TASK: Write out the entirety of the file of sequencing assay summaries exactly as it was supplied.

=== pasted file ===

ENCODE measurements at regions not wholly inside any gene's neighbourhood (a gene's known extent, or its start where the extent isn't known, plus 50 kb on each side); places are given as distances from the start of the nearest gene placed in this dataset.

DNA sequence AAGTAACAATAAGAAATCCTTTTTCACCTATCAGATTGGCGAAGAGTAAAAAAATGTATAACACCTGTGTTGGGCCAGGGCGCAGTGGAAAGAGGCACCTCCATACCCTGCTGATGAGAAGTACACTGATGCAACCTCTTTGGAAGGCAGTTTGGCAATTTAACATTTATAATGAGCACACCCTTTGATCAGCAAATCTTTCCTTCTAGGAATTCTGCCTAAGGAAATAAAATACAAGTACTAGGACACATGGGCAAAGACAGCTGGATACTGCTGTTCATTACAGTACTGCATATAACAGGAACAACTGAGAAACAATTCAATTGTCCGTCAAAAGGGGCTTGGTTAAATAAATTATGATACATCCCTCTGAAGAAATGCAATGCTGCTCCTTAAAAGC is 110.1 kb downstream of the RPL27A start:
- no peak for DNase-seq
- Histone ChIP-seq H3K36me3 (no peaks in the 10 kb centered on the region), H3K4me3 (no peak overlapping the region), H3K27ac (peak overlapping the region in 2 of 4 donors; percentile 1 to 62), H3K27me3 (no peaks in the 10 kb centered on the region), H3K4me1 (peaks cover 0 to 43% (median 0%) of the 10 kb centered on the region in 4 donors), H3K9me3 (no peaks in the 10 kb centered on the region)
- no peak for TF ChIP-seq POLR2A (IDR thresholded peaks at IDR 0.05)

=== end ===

ENCODE measurements at regions not wholly inside any gene's neighbourhood (a gene's known extent, or its start where the extent isn't known, plus 50 kb on each side); places are given as distances from the start of the nearest gene placed in this dataset.

DNA sequence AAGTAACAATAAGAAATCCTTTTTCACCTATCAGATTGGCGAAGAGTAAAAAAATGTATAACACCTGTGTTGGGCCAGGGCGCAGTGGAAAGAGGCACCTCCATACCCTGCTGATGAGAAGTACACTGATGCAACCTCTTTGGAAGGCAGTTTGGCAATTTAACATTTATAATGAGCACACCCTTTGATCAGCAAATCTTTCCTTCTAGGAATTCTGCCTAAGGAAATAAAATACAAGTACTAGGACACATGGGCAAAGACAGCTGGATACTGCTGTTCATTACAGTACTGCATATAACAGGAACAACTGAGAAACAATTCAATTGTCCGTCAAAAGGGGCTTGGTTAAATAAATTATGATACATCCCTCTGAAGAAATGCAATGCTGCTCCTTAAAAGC is 110.1 kb downstream of the RPL27A start:
- no peak for DNase-seq
- Histone ChIP-seq H3K36me3 (no peaks in the 10 kb centered on the region), H3K4me3 (no peak overlapping the region), H3K27ac (peak overlapping the region in 2 of 4 donors; percentile 1 to 62), H3K27me3 (no peaks in the 10 kb centered on the region), H3K4me1 (peaks cover 0 to 43% (median 0%) of the 10 kb centered on the region in 4 donors), H3K9me3 (no peaks in the 10 kb centered on the region)
- no peak for TF ChIP-seq POLR2A (IDR thresholded peaks at IDR 0.05)